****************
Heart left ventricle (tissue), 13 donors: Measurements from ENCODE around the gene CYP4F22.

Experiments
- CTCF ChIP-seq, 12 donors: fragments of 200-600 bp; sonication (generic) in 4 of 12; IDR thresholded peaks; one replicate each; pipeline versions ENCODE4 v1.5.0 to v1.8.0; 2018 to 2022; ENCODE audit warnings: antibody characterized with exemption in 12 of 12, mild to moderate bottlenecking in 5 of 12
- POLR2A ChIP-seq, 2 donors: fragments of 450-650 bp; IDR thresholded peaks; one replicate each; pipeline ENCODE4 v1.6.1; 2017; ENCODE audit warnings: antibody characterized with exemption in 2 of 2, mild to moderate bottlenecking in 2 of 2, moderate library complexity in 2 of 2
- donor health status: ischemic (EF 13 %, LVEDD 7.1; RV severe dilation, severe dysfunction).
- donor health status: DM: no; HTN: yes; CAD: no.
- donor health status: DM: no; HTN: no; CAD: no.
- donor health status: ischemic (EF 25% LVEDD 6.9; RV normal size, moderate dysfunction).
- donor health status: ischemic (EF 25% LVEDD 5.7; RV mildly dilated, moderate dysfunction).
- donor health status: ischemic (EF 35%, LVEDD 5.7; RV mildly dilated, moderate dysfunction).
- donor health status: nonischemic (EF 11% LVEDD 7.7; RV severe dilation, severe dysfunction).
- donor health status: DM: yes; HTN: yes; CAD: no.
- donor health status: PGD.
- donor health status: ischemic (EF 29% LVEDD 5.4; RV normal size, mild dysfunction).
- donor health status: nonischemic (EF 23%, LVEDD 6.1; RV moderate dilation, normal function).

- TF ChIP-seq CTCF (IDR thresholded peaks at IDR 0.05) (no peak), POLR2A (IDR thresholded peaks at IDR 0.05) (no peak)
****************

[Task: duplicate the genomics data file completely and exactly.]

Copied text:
Heart left ventricle (tissue), 13 donors: Measurements from ENCODE around the gene CYP4F22.

Experiments
- CTCF ChIP-seq, 12 donors: fragments of 200-600 bp; sonication (generic) in 4 of 12; IDR thresholded peaks; one replicate each; pipeline versions ENCODE4 v1.5.0 to v1.8.0; 2018 to 2022; ENCODE audit warnings: antibody characterized with exemption in 12 of 12, mild to moderate bottlenecking in 5 of 12
- POLR2A ChIP-seq, 2 donors: fragments of 450-650 bp; IDR thresholded peaks; one replicate each; pipeline ENCODE4 v1.6.1; 2017; ENCODE audit warnings: antibody characterized with exemption in 2 of 2, mild to moderate bottlenecking in 2 of 2, moderate library complexity in 2 of 2
- donor health status: ischemic (EF 13 %, LVEDD 7.1; RV severe dilation, severe dysfunction).
- donor health status: DM: no; HTN: yes; CAD: no.
- donor health status: DM: no; HTN: no; CAD: no.
- donor health status: ischemic (EF 25% LVEDD 6.9; RV normal size, moderate dysfunction).
- donor health status: ischemic (EF 25% LVEDD 5.7; RV mildly dilated, moderate dysfunction).
- donor health status: ischemic (EF 35%, LVEDD 5.7; RV mildly dilated, moderate dysfunction).
- donor health status: nonischemic (EF 11% LVEDD 7.7; RV severe dilation, severe dysfunction).
- donor health status: DM: yes; HTN: yes; CAD: no.
- donor health status: PGD.
- donor health status: ischemic (EF 29% LVEDD 5.4; RV normal size, mild dysfunction).
- donor health status: nonischemic (EF 23%, LVEDD 6.1; RV moderate dilation, normal function).

- TF ChIP-seq CTCF (IDR thresholded peaks at IDR 0.05) (no peak), POLR2A (IDR thresholded peaks at IDR 0.05) (no peak)